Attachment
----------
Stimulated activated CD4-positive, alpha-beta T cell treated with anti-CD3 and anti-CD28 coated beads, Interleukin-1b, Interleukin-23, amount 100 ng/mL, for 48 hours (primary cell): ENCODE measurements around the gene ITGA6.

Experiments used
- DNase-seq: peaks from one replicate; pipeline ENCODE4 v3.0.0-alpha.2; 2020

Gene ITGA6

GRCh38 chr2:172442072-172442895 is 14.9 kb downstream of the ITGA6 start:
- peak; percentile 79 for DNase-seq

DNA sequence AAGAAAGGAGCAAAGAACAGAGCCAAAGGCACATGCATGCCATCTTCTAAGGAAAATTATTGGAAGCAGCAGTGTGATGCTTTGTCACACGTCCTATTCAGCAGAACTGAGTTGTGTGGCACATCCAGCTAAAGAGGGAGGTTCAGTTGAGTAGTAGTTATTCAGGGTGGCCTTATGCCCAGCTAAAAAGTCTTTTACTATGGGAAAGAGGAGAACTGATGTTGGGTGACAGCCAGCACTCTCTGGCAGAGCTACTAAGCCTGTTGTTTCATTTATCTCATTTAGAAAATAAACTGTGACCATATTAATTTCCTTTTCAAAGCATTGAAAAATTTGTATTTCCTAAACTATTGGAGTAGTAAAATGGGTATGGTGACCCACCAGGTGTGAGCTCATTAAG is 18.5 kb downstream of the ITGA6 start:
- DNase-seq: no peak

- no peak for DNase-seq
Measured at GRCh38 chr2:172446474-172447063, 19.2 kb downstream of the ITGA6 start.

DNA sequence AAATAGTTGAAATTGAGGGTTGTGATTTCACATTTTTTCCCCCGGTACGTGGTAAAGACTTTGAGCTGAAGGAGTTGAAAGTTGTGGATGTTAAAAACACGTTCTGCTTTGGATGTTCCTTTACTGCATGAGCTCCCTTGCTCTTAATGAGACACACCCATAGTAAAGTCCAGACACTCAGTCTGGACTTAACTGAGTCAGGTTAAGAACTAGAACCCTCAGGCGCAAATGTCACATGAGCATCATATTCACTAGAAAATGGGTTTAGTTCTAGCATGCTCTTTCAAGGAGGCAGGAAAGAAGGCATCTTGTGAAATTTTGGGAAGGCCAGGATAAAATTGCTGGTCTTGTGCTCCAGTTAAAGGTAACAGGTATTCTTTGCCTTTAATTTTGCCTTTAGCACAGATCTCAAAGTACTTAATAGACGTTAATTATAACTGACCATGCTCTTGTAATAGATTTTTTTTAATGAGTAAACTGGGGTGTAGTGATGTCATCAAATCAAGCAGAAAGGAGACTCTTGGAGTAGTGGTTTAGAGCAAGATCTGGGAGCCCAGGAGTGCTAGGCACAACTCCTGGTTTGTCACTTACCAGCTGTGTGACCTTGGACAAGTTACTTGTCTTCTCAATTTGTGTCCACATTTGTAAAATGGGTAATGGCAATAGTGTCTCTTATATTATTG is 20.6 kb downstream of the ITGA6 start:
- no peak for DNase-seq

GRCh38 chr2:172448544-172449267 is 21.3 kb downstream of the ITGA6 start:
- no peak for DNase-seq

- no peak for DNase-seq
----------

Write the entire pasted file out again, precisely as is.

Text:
Stimulated activated CD4-positive, alpha-beta T cell treated with anti-CD3 and anti-CD28 coated beads, Interleukin-1b, Interleukin-23, amount 100 ng/mL, for 48 hours (primary cell): ENCODE measurements around the gene ITGA6.

Experiments used
- DNase-seq: peaks from one replicate; pipeline ENCODE4 v3.0.0-alpha.2; 2020

Gene ITGA6

GRCh38 chr2:172442072-172442895 is 14.9 kb downstream of the ITGA6 start:
- peak; percentile 79 for DNase-seq

DNA sequence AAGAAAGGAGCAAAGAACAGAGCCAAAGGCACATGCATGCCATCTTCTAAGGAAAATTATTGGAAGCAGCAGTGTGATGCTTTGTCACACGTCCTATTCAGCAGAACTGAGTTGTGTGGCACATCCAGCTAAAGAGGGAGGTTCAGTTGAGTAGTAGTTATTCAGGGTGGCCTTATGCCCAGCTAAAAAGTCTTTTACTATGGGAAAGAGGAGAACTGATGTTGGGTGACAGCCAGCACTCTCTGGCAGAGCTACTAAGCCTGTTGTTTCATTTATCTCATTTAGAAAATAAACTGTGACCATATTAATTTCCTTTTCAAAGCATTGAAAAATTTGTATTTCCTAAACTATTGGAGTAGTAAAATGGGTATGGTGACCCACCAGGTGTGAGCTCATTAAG is 18.5 kb downstream of the ITGA6 start:
- DNase-seq: no peak

- no peak for DNase-seq
Measured at GRCh38 chr2:172446474-172447063, 19.2 kb downstream of the ITGA6 start.

DNA sequence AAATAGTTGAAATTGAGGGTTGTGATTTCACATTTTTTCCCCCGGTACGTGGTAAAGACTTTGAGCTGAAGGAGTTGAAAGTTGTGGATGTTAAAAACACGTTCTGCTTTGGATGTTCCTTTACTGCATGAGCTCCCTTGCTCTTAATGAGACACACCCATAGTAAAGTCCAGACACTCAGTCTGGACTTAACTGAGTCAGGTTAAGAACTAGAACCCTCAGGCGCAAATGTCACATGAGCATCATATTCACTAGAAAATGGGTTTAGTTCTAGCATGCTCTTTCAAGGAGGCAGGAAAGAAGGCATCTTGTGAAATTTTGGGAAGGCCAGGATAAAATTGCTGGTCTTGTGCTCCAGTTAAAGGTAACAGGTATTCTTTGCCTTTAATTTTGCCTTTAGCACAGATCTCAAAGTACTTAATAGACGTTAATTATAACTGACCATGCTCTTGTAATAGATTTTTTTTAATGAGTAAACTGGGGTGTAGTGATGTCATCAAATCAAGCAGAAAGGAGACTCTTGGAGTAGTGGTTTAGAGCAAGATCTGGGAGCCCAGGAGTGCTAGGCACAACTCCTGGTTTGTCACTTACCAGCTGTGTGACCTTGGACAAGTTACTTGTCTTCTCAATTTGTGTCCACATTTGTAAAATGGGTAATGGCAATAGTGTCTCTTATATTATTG is 20.6 kb downstream of the ITGA6 start:
- no peak for DNase-seq

GRCh38 chr2:172448544-172449267 is 21.3 kb downstream of the ITGA6 start:
- no peak for DNase-seq

- no peak for DNase-seq